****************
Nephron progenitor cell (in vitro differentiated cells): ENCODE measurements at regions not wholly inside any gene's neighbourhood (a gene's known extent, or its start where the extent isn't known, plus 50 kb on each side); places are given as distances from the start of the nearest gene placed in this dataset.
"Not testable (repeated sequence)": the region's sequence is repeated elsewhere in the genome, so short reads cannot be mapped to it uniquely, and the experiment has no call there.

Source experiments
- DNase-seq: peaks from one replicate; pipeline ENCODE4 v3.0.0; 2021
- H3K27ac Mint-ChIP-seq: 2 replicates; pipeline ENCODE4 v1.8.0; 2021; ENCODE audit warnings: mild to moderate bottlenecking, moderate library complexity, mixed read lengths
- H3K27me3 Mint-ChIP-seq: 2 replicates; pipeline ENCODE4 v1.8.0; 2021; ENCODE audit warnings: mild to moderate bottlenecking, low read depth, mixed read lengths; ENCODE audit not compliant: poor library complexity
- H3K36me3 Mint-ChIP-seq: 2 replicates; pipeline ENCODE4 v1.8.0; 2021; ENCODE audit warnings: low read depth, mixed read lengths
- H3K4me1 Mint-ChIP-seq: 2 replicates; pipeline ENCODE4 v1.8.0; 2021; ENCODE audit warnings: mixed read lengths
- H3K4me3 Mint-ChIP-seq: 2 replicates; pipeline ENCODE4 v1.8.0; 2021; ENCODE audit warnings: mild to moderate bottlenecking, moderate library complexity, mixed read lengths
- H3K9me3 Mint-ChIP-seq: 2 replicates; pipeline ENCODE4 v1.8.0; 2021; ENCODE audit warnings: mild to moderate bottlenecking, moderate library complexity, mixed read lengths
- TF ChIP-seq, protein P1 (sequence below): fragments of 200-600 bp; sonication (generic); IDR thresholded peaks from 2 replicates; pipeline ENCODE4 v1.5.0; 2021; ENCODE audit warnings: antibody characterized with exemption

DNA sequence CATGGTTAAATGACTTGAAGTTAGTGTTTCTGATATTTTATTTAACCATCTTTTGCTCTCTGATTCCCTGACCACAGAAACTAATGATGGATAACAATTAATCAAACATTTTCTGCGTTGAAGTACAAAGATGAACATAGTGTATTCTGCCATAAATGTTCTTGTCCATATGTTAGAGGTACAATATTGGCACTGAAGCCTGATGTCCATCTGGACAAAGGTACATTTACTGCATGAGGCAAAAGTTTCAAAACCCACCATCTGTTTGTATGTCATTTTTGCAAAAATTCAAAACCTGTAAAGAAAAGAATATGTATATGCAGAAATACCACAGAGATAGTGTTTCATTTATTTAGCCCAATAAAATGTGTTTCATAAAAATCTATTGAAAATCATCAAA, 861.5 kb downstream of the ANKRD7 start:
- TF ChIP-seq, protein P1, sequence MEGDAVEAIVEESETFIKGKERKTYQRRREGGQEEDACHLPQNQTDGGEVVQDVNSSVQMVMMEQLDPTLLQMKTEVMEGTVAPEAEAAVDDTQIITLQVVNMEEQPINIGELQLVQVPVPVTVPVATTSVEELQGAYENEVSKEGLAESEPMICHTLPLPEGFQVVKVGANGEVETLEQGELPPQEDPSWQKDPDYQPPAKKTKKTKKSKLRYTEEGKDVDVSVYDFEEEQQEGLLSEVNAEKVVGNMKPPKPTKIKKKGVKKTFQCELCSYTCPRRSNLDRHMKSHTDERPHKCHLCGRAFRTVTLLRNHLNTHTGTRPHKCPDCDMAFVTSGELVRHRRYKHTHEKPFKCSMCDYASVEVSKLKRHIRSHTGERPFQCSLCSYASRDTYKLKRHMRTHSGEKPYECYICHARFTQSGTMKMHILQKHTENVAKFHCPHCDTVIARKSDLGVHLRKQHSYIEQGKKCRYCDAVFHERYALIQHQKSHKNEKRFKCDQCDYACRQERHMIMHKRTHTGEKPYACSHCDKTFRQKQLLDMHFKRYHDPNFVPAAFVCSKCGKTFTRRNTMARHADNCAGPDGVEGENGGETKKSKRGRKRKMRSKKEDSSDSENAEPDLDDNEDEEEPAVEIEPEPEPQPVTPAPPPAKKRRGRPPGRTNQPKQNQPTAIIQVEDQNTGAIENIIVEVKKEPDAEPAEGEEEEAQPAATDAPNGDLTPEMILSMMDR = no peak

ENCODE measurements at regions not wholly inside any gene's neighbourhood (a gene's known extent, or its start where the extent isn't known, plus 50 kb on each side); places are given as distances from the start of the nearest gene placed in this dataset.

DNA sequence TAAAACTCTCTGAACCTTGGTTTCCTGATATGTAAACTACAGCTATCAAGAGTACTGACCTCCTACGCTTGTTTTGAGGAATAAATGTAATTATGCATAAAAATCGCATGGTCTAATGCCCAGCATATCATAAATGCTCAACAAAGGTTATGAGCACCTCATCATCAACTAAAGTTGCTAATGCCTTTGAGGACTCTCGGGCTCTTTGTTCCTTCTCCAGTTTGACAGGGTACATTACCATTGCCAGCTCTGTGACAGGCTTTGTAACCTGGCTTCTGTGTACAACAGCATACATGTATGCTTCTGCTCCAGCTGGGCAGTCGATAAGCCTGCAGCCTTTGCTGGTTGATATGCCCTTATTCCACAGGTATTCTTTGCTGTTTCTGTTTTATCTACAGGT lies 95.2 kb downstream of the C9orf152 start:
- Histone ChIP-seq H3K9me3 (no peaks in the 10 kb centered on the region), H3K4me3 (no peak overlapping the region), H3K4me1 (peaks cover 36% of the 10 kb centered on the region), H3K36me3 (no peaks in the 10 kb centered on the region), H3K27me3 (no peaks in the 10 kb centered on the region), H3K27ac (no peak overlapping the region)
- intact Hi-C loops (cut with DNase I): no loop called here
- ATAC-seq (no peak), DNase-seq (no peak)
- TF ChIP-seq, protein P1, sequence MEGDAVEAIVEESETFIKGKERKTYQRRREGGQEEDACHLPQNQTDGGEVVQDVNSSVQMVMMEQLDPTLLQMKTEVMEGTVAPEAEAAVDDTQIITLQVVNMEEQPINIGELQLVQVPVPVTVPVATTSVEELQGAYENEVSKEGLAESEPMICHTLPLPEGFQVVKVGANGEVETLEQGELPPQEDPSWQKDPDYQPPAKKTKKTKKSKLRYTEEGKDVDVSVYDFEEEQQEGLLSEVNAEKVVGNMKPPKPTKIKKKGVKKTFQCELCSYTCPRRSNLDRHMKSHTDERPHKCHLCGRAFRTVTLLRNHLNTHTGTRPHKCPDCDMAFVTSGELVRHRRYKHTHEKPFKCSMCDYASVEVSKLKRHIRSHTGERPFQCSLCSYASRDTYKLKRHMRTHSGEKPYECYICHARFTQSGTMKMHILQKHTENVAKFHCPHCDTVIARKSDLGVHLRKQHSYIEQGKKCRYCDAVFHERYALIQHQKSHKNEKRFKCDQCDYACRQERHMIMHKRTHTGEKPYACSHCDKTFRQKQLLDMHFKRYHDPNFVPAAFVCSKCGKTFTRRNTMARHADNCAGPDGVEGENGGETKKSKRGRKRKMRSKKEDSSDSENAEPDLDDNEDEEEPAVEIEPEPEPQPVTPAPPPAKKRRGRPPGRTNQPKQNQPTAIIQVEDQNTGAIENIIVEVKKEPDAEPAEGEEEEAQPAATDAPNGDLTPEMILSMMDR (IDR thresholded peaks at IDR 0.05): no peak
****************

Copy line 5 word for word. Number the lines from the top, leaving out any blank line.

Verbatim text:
- H3K27ac Mint-ChIP-seq: 2 replicates; pipeline ENCODE4 v1.8.0; 2021; ENCODE audit warnings: mild to moderate bottlenecking, moderate library complexity, mixed read lengths